• Budget-sensitive, infrequent use. Canister stoves cost significantly less than liquid fuel ones. If you don’t go camping very often, the better performance of a liquid-fuel stove might not be worth the extra money.

They are simply not the default best choice for most as they are so often claimed to be, that is all.

Putin Regains Some Strength

Published at 12:24 on 24 August 2023

Of course Putin did it. There is a well-established history of Putin’s adversaries suffering unfortunate “accidents.” The chances of this being a bona-fide accident are somewhere between slim and none.

Putin had to do something like this to regain some strength after showing himself to be the pathetic weakling who ran away and hid when threatened and then thanked his challenger for standing down. That is emphatically not how a strongman deals with his adversaries. Unfortunate “accidents,” by contrast, are a classic.

The trouble is, Putin still turned tail last June, and still then thanked Prigozhin for standing down. He can’t undo those things. He’s regained some strength, but he has a ways to go before he looks once again like the strongman Putin of old.

More challenges to Putin’s authority are still possible. Likely, even.

Soon: Put Up or Shut Up Time

Published at 22:33 on 23 August 2023

Trump has been warned not to threaten jurists or poison potential jurors.

So of course he will. He has no self-control, and his whole life up to this point has taught him that as a hereditary member of the wealthy class, the laws that apply to the little people do not apply to him.

At that point, again it becomes put up or shut up time for the legal system (just like it did when Trump instigated an insurrection). Norms that are not upheld cease to be norms.

Cutting Over to LaTeX

Published at 15:15 on 20 August 2023

The above use of StUdLy CaPs courtesy of a community somewhat enamored of them. An overly-cute quirk that for a long time made me shy away from that document preparation system. It’s silly, to be sure, and hardly the No. 1 reason, which is that I had by that time:

  • Already had learned troff, which provides the same general functionality,
  • Often I did not have access to a laser printer, and troff shares an input language with nroff, which can produce passable output on a simpler and at the time much more common typewriter-like printer. TeX and LaTeX, by contrast, are useless if you don’t have access to a laser printer, phototypesetter, or graphics display.

Time passes. LaTeX grows to be way more popular than poor old troff. Users deveop and share all sorts of macros to do just about anything you want. Those same users have many online forums that can be searched if you get stuck or puzzled. troff gains nothing equivalent. Get frustrated buy troff‘s inability to set text that wraps around illustrations (a standard book publishing technique).

So yeah, it was time. The final push that made spend most of a day reading Knuth’s definitive description of his program was my resumed job search, the desire to make a résumé that breaks a few of the rules (using some of my favourite fonts), and the difficulty of getting good font support for troff. By contrast, there are modern versions of TeX that can read standard font files.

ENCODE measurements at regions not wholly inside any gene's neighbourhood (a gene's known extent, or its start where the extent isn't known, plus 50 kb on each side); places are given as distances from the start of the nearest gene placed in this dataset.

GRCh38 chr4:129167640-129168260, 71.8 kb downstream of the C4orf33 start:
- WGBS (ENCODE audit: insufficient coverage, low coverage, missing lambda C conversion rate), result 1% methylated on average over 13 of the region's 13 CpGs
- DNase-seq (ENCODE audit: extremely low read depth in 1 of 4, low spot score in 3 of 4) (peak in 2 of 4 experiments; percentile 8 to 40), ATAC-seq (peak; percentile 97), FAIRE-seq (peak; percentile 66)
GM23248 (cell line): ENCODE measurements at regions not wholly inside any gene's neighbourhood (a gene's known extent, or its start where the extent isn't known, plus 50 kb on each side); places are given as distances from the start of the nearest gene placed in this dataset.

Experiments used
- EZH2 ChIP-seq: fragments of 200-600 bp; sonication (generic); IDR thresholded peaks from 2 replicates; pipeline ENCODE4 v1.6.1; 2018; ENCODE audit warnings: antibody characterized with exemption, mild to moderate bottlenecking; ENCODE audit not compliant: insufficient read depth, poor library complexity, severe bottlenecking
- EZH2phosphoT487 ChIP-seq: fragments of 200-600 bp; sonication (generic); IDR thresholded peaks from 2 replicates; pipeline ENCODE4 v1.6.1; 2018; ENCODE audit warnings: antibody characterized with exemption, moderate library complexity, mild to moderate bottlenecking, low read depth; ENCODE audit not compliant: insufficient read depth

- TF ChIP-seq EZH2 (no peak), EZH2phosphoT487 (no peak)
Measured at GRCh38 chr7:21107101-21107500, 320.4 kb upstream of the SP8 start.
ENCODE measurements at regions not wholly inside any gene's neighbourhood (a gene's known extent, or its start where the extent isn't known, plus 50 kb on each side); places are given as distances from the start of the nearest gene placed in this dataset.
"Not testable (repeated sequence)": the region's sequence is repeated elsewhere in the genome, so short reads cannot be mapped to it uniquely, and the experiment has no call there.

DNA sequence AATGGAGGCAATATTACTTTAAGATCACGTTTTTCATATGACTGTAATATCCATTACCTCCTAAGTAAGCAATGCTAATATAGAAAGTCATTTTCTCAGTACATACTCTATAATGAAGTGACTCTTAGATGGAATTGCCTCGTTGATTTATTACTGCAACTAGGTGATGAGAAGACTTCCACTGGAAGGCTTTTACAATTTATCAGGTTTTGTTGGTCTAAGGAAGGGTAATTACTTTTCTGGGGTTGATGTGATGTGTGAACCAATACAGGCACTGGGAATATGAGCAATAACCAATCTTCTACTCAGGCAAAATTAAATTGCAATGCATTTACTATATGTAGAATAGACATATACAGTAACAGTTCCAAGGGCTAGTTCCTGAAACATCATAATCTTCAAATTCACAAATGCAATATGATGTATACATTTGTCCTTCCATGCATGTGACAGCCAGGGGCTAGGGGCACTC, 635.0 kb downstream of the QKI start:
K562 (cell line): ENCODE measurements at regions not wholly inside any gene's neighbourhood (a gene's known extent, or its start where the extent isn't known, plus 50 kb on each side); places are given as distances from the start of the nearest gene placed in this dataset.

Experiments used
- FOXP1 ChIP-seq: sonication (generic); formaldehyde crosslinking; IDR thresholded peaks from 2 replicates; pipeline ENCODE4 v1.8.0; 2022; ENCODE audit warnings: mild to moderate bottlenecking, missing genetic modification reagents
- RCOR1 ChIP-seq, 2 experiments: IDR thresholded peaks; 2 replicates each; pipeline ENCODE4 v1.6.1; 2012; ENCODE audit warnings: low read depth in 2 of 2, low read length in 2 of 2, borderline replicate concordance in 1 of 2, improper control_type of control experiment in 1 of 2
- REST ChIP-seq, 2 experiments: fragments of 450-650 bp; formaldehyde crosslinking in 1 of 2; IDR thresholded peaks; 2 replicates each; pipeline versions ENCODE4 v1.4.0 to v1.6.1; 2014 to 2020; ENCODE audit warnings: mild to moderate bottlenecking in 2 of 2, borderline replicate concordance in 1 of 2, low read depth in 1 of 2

(Yes, I know there are modern versions of troff that can apparently read standard font files. The rub is, they lack certain extensions to standard troff in the version I have been using, extensions that I am making use of, so I would have to rewrite anyhow. Plus. troff still can’t format output by wrapping around illustrations. Why not rewrite in the more powerful and full-featured alternative?)

Anyhow, I’ve now learned enough of LaTeX to make it do what I want to do… for now, which was the goal.

The Go Programming Language: Too Minimalist

Published at 18:55 on 15 August 2023

I first ran into this many years ago, when Go was first released by Google and I played with it a bit. I ran into a situation where a ternary (aka conditional) operator would be handy, only to discover that it doesn’t exist in Go. OK, then, maybe I can use an if statement as an expression? Sorry, in Go if is strictly a statement and not an expression. So I sighed, introduced an extra variable into my code that otherwise would not be needed, and coded an if / then / else statement.

Then earlier this year I run into an issue with Helm, which is written in Go. I was trying to use it to generate a YAML file from a template, and was getting tripped up because Helm was sometimes inserting newlines into the output. This can happen in Python, too, but there is a way to disable the feature. Surprisingly, there was no way to disable it in Helm, because Helm of course uses the Go YAML library, and that feature is absent there. You will get your gratuitous newlines, and you will shut up and learn to like it. Lovely.

Maybe those two experiences should have been sufficient to warn me, but no. I was determined to give Go another chance. So I decide to revisit the language by rewriting a Python program in it.

That program’s purpose is to detect and report characters and byte sequences in source code files that are likely to be troublesome. My motive for writing it was when I once wasted most of my day trying to find a Java bug caused by a Unicode zero-width space in a source file. So it ends up being a pretty good exerciser of a language’s character set conversion libraries.